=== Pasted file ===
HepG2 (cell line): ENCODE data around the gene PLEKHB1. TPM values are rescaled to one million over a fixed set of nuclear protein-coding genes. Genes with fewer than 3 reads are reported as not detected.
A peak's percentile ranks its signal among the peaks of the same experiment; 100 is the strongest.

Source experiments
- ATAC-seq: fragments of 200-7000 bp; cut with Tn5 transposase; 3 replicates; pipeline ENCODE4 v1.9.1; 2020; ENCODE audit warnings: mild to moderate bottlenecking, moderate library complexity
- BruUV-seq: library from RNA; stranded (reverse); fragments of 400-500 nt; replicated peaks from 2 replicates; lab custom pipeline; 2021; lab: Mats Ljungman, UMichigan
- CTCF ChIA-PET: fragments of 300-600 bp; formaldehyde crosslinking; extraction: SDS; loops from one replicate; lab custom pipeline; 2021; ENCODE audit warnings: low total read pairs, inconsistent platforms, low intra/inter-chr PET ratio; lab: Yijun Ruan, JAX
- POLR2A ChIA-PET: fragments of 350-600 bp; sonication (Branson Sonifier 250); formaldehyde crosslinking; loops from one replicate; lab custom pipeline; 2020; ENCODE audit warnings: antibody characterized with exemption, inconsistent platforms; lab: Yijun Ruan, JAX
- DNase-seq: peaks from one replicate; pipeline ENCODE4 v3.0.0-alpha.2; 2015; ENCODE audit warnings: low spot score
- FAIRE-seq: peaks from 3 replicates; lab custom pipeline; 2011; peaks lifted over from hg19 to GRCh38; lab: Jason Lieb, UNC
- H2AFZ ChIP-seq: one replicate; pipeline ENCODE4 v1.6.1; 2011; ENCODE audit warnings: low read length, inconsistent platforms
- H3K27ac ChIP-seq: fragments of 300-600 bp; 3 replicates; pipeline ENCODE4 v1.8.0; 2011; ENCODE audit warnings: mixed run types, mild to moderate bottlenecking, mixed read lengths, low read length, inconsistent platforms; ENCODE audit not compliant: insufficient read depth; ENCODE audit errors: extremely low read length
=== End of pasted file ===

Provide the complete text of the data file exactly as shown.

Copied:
HepG2 (cell line): ENCODE data around the gene PLEKHB1. TPM values are rescaled to one million over a fixed set of nuclear protein-coding genes. Genes with fewer than 3 reads are reported as not detected.
A peak's percentile ranks its signal among the peaks of the same experiment; 100 is the strongest.

Source experiments
- ATAC-seq: fragments of 200-7000 bp; cut with Tn5 transposase; 3 replicates; pipeline ENCODE4 v1.9.1; 2020; ENCODE audit warnings: mild to moderate bottlenecking, moderate library complexity
- BruUV-seq: library from RNA; stranded (reverse); fragments of 400-500 nt; replicated peaks from 2 replicates; lab custom pipeline; 2021; lab: Mats Ljungman, UMichigan
- CTCF ChIA-PET: fragments of 300-600 bp; formaldehyde crosslinking; extraction: SDS; loops from one replicate; lab custom pipeline; 2021; ENCODE audit warnings: low total read pairs, inconsistent platforms, low intra/inter-chr PET ratio; lab: Yijun Ruan, JAX
- POLR2A ChIA-PET: fragments of 350-600 bp; sonication (Branson Sonifier 250); formaldehyde crosslinking; loops from one replicate; lab custom pipeline; 2020; ENCODE audit warnings: antibody characterized with exemption, inconsistent platforms; lab: Yijun Ruan, JAX
- DNase-seq: peaks from one replicate; pipeline ENCODE4 v3.0.0-alpha.2; 2015; ENCODE audit warnings: low spot score
- FAIRE-seq: peaks from 3 replicates; lab custom pipeline; 2011; peaks lifted over from hg19 to GRCh38; lab: Jason Lieb, UNC
- H2AFZ ChIP-seq: one replicate; pipeline ENCODE4 v1.6.1; 2011; ENCODE audit warnings: low read length, inconsistent platforms
- H3K27ac ChIP-seq: fragments of 300-600 bp; 3 replicates; pipeline ENCODE4 v1.8.0; 2011; ENCODE audit warnings: mixed run types, mild to moderate bottlenecking, mixed read lengths, low read length, inconsistent platforms; ENCODE audit not compliant: insufficient read depth; ENCODE audit errors: extremely low read length